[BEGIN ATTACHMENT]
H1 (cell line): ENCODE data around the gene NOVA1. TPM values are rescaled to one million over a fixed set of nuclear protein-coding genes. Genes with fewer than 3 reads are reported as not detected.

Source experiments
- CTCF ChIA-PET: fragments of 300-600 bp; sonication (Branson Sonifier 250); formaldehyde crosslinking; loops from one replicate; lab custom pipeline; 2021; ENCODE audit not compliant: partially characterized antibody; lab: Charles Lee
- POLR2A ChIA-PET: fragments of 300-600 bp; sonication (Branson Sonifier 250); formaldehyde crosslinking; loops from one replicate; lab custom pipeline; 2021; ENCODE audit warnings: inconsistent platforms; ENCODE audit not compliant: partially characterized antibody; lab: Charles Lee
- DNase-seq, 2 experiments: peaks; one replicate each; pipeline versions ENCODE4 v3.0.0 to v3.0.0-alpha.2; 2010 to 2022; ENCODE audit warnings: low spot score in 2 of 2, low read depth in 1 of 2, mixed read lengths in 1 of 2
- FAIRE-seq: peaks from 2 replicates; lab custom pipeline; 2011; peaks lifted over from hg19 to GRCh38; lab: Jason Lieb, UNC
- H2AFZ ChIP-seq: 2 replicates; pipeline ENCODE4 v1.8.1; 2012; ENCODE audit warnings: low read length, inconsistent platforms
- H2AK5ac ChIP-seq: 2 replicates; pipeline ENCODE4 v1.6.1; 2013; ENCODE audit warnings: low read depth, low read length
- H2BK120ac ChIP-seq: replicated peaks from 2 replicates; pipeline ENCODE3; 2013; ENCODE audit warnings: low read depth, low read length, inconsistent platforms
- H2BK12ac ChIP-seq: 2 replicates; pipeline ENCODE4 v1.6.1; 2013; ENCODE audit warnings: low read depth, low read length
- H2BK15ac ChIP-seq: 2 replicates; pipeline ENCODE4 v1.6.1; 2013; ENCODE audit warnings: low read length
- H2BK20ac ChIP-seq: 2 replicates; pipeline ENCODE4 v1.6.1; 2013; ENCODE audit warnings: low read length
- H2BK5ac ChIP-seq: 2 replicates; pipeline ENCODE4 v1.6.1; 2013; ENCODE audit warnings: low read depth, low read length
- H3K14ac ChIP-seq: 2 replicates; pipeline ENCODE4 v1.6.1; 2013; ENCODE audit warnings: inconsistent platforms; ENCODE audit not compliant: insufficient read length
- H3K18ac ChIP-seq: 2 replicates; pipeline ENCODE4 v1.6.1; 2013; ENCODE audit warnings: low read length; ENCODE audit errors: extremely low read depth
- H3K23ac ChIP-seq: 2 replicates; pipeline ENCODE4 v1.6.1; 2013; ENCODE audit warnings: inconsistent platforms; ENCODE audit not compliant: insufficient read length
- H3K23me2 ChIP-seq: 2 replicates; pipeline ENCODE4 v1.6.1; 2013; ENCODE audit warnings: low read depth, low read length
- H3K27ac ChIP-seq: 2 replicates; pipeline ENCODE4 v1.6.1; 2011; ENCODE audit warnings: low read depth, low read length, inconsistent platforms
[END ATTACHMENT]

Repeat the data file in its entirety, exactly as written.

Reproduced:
H1 (cell line): ENCODE data around the gene NOVA1. TPM values are rescaled to one million over a fixed set of nuclear protein-coding genes. Genes with fewer than 3 reads are reported as not detected.

Source experiments
- CTCF ChIA-PET: fragments of 300-600 bp; sonication (Branson Sonifier 250); formaldehyde crosslinking; loops from one replicate; lab custom pipeline; 2021; ENCODE audit not compliant: partially characterized antibody; lab: Charles Lee
- POLR2A ChIA-PET: fragments of 300-600 bp; sonication (Branson Sonifier 250); formaldehyde crosslinking; loops from one replicate; lab custom pipeline; 2021; ENCODE audit warnings: inconsistent platforms; ENCODE audit not compliant: partially characterized antibody; lab: Charles Lee
- DNase-seq, 2 experiments: peaks; one replicate each; pipeline versions ENCODE4 v3.0.0 to v3.0.0-alpha.2; 2010 to 2022; ENCODE audit warnings: low spot score in 2 of 2, low read depth in 1 of 2, mixed read lengths in 1 of 2
- FAIRE-seq: peaks from 2 replicates; lab custom pipeline; 2011; peaks lifted over from hg19 to GRCh38; lab: Jason Lieb, UNC
- H2AFZ ChIP-seq: 2 replicates; pipeline ENCODE4 v1.8.1; 2012; ENCODE audit warnings: low read length, inconsistent platforms
- H2AK5ac ChIP-seq: 2 replicates; pipeline ENCODE4 v1.6.1; 2013; ENCODE audit warnings: low read depth, low read length
- H2BK120ac ChIP-seq: replicated peaks from 2 replicates; pipeline ENCODE3; 2013; ENCODE audit warnings: low read depth, low read length, inconsistent platforms
- H2BK12ac ChIP-seq: 2 replicates; pipeline ENCODE4 v1.6.1; 2013; ENCODE audit warnings: low read depth, low read length
- H2BK15ac ChIP-seq: 2 replicates; pipeline ENCODE4 v1.6.1; 2013; ENCODE audit warnings: low read length
- H2BK20ac ChIP-seq: 2 replicates; pipeline ENCODE4 v1.6.1; 2013; ENCODE audit warnings: low read length
- H2BK5ac ChIP-seq: 2 replicates; pipeline ENCODE4 v1.6.1; 2013; ENCODE audit warnings: low read depth, low read length
- H3K14ac ChIP-seq: 2 replicates; pipeline ENCODE4 v1.6.1; 2013; ENCODE audit warnings: inconsistent platforms; ENCODE audit not compliant: insufficient read length
- H3K18ac ChIP-seq: 2 replicates; pipeline ENCODE4 v1.6.1; 2013; ENCODE audit warnings: low read length; ENCODE audit errors: extremely low read depth
- H3K23ac ChIP-seq: 2 replicates; pipeline ENCODE4 v1.6.1; 2013; ENCODE audit warnings: inconsistent platforms; ENCODE audit not compliant: insufficient read length
- H3K23me2 ChIP-seq: 2 replicates; pipeline ENCODE4 v1.6.1; 2013; ENCODE audit warnings: low read depth, low read length
- H3K27ac ChIP-seq: 2 replicates; pipeline ENCODE4 v1.6.1; 2011; ENCODE audit warnings: low read depth, low read length, inconsistent platforms